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LIFE > Life in Christ > The Focus of Faith  


Christian faith centers unequivocally and absolutely in the person of Jesus Christ. This is to say that faith is essentially existential not intellectual; it is more moral than mental. But this does not underestimate the intellectual dimensions of the Faith. It does indicate, however, that faith is focused upon Someone, not something—we believe in Christ not in Christianity.

Even so, it must be understood that someone can only be known by knowing some things about that someone (and in this sense faith is intellectual). In order to believe in Christ, one must know some things about Christ—that He is God, that He died for sinners, and that He arose from the dead—but the knowledge at best is limited. We do not have exhaustive knowledge of the Savior.

Therefore, faith is placed in Someone that is known but who is not fully known. And the faith in Him is in expectation that forgiveness, reconciliation, and transformation will come to the life, which is at heart a moral transaction. In the deepest sense, faith is the experience of the individual who, as a sinner, looks to Jesus as the Savior. We must heed the instruction to the jailor: “Believe on the Lord Jesus Christ” (Acts 16:31).

Stressing the experiential aspect of faith does not undercut the appeal of the Word to the mind of man, but it does focus the appeal more to the moral side of man than to the intellectual side. Faith involves both knowledge and trust; “knowledge” speaks of something to believe, facts or the truth, while “trust” speaks of the Person, Someone to be committed to and rely upon. Because of the something we know and accept about the Someone, we trust Someone, namely, the Christ. Man may believe the right facts intellectually, but also he may not have experienced moral transformation (the Devil knows and remains unconverted), which only takes place when one experiences the Lord and Savior—Jesus.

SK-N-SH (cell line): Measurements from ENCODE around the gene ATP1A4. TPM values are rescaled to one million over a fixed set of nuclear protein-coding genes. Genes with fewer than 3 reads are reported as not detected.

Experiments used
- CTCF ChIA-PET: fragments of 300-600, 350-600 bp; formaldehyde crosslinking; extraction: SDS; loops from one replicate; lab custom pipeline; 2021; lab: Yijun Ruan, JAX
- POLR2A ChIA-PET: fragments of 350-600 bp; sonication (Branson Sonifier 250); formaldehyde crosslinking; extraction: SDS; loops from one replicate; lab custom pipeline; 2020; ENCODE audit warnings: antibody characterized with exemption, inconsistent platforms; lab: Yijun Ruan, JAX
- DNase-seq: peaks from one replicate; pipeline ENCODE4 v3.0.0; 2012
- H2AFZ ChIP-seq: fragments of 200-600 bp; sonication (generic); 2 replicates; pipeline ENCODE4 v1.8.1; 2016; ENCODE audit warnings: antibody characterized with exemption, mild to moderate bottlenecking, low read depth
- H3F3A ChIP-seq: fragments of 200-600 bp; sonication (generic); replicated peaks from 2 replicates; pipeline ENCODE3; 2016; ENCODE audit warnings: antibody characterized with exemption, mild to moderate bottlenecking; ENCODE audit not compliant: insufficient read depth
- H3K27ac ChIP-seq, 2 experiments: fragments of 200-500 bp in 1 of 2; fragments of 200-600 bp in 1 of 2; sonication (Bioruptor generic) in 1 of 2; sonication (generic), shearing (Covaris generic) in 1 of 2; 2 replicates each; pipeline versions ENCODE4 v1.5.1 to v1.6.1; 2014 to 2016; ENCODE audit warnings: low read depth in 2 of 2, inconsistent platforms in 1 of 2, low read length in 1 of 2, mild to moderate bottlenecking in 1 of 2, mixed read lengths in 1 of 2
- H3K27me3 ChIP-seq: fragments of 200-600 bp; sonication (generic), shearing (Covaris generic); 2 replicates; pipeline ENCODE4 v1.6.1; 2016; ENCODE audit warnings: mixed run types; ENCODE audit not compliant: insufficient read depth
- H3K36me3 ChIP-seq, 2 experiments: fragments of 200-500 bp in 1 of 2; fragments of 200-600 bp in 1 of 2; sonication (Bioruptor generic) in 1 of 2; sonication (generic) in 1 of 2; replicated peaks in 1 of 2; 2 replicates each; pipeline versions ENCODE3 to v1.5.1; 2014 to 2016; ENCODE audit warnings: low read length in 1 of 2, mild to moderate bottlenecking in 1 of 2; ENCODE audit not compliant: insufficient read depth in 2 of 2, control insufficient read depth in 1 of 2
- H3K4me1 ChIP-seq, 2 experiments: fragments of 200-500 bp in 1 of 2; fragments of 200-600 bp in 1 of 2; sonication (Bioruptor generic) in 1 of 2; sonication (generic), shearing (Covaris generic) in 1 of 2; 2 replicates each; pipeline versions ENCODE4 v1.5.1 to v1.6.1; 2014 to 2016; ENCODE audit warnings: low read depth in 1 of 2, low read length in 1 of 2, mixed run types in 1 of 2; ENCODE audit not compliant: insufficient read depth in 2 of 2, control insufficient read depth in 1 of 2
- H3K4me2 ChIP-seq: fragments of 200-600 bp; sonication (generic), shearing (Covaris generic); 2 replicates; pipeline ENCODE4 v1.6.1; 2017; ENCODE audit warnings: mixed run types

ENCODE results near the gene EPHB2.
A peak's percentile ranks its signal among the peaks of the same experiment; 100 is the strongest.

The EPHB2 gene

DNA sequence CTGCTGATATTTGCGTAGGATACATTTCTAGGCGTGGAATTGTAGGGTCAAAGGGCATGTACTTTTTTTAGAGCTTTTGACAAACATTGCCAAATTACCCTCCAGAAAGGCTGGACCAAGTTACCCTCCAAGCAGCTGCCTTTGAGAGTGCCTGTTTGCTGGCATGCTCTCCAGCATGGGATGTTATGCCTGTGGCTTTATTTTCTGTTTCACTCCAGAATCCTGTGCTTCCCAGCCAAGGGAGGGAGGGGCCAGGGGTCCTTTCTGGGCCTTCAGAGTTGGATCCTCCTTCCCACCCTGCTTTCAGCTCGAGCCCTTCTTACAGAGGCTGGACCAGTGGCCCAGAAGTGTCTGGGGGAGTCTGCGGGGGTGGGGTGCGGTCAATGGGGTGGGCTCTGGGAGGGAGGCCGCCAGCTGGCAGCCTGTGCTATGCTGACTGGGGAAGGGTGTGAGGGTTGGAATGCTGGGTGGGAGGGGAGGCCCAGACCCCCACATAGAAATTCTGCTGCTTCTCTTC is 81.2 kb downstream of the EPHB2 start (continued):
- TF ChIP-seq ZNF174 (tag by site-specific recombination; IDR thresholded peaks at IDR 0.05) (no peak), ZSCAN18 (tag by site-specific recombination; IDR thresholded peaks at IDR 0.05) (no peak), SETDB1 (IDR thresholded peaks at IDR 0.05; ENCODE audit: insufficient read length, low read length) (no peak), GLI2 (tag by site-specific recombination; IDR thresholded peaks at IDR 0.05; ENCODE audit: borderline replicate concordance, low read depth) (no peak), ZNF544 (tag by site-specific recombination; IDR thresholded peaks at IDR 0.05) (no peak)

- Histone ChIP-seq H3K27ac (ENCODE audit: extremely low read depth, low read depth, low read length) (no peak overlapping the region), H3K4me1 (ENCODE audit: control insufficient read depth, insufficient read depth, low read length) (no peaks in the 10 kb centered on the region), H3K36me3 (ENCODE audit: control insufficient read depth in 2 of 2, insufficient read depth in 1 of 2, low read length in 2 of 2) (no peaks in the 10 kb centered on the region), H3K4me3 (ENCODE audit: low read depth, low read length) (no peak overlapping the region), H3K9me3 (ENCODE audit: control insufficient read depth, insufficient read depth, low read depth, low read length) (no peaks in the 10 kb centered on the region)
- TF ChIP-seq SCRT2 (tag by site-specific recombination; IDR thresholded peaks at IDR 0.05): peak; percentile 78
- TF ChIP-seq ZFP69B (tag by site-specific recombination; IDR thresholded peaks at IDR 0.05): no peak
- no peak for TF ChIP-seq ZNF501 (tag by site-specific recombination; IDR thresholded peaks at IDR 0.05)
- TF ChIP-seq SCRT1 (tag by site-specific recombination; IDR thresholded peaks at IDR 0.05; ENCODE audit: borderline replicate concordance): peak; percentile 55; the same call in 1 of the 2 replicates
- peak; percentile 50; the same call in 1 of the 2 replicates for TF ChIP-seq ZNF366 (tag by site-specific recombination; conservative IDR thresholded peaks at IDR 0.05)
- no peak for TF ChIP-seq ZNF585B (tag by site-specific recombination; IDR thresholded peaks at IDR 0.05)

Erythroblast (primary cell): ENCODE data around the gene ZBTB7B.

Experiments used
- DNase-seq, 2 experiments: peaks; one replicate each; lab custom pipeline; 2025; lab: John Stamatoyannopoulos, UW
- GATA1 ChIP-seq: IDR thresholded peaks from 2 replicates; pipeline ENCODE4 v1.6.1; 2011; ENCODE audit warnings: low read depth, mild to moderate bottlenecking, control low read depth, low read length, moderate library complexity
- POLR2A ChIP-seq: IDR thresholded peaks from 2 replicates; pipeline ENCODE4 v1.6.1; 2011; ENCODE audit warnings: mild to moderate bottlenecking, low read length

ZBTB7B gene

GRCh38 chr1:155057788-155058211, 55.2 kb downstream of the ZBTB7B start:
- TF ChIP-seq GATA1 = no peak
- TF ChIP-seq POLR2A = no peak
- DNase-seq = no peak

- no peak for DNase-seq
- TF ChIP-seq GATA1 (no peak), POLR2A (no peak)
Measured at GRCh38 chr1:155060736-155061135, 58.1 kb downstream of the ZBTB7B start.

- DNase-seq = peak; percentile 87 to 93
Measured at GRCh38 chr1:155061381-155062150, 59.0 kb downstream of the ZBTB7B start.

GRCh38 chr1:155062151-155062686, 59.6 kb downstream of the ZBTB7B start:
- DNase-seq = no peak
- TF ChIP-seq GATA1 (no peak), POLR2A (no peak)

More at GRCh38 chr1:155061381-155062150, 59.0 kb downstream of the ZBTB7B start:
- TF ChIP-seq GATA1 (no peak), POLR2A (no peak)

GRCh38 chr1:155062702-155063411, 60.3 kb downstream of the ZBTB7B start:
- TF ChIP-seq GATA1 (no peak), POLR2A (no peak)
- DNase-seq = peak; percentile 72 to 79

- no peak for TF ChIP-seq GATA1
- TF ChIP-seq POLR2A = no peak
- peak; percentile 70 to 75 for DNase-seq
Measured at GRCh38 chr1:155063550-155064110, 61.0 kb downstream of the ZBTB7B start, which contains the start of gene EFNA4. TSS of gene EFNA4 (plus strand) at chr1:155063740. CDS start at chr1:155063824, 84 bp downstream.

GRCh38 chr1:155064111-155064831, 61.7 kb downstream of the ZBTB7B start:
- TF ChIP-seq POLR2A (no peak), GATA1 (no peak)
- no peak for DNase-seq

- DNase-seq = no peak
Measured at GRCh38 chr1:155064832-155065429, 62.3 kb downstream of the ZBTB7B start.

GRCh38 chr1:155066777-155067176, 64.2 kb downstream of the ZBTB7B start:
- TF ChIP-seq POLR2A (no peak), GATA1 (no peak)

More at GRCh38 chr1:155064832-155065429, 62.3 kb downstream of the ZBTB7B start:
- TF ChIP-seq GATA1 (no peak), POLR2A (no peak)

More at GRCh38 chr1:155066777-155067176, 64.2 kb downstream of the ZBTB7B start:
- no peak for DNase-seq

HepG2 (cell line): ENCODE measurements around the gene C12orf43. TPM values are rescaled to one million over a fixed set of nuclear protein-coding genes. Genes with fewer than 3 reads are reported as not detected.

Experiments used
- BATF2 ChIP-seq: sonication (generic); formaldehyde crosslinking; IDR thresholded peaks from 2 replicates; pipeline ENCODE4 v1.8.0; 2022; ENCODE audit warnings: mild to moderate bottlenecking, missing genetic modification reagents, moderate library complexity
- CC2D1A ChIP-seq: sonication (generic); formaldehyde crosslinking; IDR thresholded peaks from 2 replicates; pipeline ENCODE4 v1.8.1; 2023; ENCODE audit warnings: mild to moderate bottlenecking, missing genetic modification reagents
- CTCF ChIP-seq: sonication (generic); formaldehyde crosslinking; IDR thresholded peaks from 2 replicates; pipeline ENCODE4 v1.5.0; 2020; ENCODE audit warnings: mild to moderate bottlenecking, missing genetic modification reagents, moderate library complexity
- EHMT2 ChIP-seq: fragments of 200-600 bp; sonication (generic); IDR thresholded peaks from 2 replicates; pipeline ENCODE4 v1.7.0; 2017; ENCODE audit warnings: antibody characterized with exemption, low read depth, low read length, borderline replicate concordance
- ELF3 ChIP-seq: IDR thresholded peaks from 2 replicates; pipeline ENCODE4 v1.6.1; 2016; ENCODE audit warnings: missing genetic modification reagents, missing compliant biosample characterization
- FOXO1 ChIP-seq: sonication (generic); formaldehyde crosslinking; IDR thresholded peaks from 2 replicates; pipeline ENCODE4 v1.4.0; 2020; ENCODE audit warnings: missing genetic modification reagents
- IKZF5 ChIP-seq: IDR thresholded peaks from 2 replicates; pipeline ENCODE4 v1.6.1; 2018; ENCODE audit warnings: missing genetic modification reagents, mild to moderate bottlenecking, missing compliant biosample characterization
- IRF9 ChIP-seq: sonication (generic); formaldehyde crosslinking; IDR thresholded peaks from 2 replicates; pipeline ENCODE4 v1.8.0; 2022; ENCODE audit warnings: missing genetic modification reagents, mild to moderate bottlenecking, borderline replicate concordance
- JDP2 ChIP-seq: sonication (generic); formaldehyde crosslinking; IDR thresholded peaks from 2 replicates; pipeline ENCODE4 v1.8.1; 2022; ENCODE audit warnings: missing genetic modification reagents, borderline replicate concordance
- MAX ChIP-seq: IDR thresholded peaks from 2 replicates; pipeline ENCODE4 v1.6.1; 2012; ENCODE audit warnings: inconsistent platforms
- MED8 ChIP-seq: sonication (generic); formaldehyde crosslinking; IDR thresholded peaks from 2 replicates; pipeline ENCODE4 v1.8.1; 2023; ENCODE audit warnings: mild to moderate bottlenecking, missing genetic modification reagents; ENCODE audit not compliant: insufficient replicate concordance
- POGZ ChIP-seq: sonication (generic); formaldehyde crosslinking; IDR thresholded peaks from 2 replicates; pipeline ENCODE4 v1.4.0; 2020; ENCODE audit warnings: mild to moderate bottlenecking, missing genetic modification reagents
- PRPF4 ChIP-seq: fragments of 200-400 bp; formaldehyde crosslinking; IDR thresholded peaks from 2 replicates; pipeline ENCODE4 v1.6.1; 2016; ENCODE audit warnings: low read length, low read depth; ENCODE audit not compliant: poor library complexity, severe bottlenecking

It is not a choice between the intellectual and the moral; rather, it is to comprehend the proper integration of the two: the intellectual leads to the moral. Because of what I know about Jesus, I trust Him as my Savior and the Lord of my life—experience must center in Jesus. Information culminates in transformation (see: Personal or Propositional).

According to Jesus, God cannot be known as Father except by Him. The natural man does not receive the things of God; they are foolishness to him (I Cor. 1:18). It is impossible for the unregenerate man to know God as Father; he can only know God as God. Apart from the Son no person can know the Father. Therefore, at the center of one’s relationship to God is the Christ of God, the Son of God. No one comes to the Father except through the Son (Jo. 14:6). Pointedly Jesus states: “If you had known Me, you would have known My Father also” (v. 7). To know God as Father is to know the Son; to know the Son is to know the Father. Only after the Son has made the Father known to the believer is that individual qualified to study and to evaluate matters of doctrine.

Thus, the unregenerate individual can never be a Christian theologian, and the only valid theology is a Christian theology. Only the children receive from the Father, the children that have been made children of the Father by the Son. In the words of James Denney, “There can be no theologian without religious experience” (Studies in Theology, 16).

A theologian discusses God (Theos),
but the basis for the discussion is an experience of the Son,
for the Son validates study of the Father.

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